Green Room

Newt Gingrich’s assault on the courts: “zany” or brilliant?

posted at 12:03 pm on December 18, 2011 by

That’s the question Matt Lewis has posed about Newt’s current favorite target:

Never one to be accused of timidity, Republican presidential contender Newt Gingrich is turning up the volume of his ongoing assault on “activist judges” so high that even conservatives say he is going too far.

In a half-hour phone call with reporters Saturday, Gingrich said that, as president, he would abolish whole courts to be rid of judges whose decisions he feels are out of step with the country.

***

The former House speaker has been emboldened by his reception on the campaign trial, where conservative voters have cheered his view that judges who have ruled in favor of gay marriage or against prayer in school are “activists” who should be thrown out. In particular, Gingrich has criticized the US. Court of Appeals for the 9th Circuit, on the West Coast, as well as U.S. District Judge Fred Biery of Texas, who ruled this year that a public school district in Texas could not, among other things, use the words “prayer,” “amen,” “invocation” or “benediction” during a graduation ceremony.

[Update: Via Allahpundit, Gingrich adds that Congress has the power to dispatch the Capitol Police or US Marshals to apprehend a federal judge who renders a decision lawmakers broadly oppose.]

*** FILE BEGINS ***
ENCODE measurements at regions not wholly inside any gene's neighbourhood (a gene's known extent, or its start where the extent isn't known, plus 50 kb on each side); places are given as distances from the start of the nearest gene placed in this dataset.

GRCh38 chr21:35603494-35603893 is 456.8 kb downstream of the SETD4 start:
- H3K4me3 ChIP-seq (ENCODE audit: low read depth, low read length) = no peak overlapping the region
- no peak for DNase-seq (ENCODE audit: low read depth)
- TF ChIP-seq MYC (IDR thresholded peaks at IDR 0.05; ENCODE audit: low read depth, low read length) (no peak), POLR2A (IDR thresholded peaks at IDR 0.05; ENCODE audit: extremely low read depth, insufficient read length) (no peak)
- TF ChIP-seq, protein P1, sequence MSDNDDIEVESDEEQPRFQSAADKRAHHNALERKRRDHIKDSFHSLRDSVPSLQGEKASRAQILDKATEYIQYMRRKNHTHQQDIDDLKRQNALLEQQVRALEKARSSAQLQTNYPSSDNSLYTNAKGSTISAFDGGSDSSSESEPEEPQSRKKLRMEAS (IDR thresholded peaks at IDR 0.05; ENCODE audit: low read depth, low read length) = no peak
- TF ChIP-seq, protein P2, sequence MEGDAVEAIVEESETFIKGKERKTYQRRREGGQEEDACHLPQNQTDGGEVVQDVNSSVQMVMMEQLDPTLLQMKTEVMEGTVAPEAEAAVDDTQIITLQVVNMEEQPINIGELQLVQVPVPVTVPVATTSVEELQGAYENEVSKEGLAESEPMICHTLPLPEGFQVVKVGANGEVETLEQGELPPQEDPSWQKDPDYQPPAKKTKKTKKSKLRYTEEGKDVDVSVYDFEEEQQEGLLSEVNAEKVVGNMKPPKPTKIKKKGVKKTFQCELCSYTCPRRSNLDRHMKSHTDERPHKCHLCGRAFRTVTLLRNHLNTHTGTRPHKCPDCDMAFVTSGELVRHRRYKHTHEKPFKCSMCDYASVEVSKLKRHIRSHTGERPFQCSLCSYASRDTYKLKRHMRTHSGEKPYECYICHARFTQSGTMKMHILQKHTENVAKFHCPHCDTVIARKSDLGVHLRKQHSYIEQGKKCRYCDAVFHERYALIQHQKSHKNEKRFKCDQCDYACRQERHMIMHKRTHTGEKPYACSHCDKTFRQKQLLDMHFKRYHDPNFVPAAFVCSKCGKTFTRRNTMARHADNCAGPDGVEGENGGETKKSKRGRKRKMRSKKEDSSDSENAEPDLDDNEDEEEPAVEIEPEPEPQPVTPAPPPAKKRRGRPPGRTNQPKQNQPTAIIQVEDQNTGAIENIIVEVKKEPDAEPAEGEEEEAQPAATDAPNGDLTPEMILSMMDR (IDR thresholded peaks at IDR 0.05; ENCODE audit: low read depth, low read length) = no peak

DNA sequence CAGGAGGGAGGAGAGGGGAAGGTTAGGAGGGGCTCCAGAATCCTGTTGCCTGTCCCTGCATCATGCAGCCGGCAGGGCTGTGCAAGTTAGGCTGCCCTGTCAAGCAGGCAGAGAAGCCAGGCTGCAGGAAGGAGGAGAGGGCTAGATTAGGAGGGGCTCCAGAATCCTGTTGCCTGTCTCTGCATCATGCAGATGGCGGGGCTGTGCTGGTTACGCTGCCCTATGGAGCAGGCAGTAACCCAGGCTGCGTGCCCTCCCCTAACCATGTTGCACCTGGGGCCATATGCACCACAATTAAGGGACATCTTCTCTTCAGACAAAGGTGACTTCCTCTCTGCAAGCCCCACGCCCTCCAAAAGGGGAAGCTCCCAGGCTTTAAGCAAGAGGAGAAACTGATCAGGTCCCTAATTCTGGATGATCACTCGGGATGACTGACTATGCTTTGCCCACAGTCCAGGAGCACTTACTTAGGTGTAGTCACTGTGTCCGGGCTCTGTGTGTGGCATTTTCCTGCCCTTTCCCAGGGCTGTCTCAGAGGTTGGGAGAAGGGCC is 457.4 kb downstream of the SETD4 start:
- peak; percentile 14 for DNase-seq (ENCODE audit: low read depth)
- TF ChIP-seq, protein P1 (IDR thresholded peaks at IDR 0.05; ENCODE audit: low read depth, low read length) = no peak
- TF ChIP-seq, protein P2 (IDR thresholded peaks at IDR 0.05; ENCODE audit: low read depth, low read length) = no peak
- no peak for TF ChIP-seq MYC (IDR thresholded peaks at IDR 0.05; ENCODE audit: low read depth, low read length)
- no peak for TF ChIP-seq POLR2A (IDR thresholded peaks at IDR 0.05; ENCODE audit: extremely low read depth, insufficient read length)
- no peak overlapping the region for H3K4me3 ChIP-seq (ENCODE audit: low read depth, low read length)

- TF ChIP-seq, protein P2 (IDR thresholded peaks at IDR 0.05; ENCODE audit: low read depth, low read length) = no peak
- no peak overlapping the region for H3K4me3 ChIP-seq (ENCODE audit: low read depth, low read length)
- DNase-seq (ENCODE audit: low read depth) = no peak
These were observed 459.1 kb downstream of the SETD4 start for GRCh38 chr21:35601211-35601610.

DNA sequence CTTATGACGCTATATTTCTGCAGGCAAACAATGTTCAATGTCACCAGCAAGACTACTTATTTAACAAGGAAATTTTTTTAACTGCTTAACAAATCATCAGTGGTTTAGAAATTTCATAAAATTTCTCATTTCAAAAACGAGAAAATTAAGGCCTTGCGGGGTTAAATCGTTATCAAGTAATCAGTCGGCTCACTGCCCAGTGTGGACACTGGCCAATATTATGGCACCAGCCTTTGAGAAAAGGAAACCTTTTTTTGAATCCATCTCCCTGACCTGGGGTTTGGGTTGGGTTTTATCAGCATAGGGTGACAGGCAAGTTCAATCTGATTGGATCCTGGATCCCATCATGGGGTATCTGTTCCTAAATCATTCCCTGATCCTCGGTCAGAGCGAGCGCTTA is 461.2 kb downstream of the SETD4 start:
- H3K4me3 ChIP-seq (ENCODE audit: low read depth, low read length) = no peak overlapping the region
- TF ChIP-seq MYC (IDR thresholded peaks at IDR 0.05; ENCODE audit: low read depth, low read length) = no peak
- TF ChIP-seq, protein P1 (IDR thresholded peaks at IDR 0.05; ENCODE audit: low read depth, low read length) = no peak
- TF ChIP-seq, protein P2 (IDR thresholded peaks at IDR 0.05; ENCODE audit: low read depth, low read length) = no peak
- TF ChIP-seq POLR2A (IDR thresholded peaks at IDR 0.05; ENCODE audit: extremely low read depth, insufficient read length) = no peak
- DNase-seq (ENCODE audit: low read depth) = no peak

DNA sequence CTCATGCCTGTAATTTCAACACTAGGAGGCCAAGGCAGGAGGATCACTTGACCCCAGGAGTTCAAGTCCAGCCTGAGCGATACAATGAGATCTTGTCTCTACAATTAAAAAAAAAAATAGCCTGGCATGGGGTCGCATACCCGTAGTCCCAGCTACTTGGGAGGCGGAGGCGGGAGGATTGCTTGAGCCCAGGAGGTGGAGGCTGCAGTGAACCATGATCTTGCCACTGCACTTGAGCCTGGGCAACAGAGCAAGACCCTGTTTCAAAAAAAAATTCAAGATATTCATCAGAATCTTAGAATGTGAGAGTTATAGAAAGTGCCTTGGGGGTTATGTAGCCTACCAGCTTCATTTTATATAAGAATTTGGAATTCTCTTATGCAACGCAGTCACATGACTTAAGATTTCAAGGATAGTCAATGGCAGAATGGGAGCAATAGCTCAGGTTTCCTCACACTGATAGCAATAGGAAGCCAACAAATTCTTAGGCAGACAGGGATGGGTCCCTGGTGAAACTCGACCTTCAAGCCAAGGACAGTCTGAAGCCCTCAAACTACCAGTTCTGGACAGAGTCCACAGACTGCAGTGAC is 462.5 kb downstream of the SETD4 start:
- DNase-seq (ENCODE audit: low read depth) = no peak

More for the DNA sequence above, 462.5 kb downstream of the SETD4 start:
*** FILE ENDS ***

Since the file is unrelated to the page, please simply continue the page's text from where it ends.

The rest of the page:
While “zany” and “brilliant” are perhaps too stark as adjectives here, there are certainly measures of silly and clever at work here. The proposal is silly not only because of the constitutional concerns raised even by conservatives, but also because the proposal would be impractical, even with a friendlier Congress than a President Gingrich would be likely to have. It is classic Newt, spitballing “outside the box,” with little regard to the political realities. John Gizzi (White House Correspondent & Political Editor for Human Events) points out the plan resembles that of that of fictional Confederate Pres. Jake Featherston abolishing the Supreme Court in The Victorious Opposition, noting that Harry Turtledove, who wrote Victorious Opposition and created a series about the Confederate States of America existing beside the USA from 1865-1944, is a Newt favorite. Odds that the left would eventually seize on this similarity, even if coincidental, to paint Gingrich as a crypto-Confederate and discredit federalism further approach 100%.

On the clever side of the ledger, if Newt is truly serious in these attacks — and Newt’s commitment to various ideas can be as fleeting as his commitment to, well, you know — perhaps he expects them to fail, while pushing the courts in a more conservative direction. This was the perceived result of FDR’s court-packing plan. But Newt’s current focus on the issue has an element of the opportunistic. He appears to be fading in the polls, and may be sliding to third in Iowa. Attacking judicial activism is usually a solid way to appeal to conservatives, particulalrly the social conservatives Newt would like to unite if he is to win in Iowa. It’s also a subtle way of reminding them he poured $150,000 into the successful 2010 campaign to oust three Iowa Supreme Court judges after the state’s high court struck down a state ban on same-sex marriage.

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Good thing we don’t elect people based on polls.

HopeHeFails on December 18, 2011 at 1:26 PM

Every conservative talking head seizes every opportunity to jump all over Newt instead of saying, “Hey, Newt’s doing pretty well. He’s kind of a long shot, but it sure is interesting. Glad to have him in the debates.”

Instead:
Zaney
Fading
Bombastic
Overreach
Wrong
Diabolical
Insane
Not a leader
Can’t win
Shouldn’t win
Peers won’t endorse him
yada yada yada

HopeHeFails on December 18, 2011 at 1:30 PM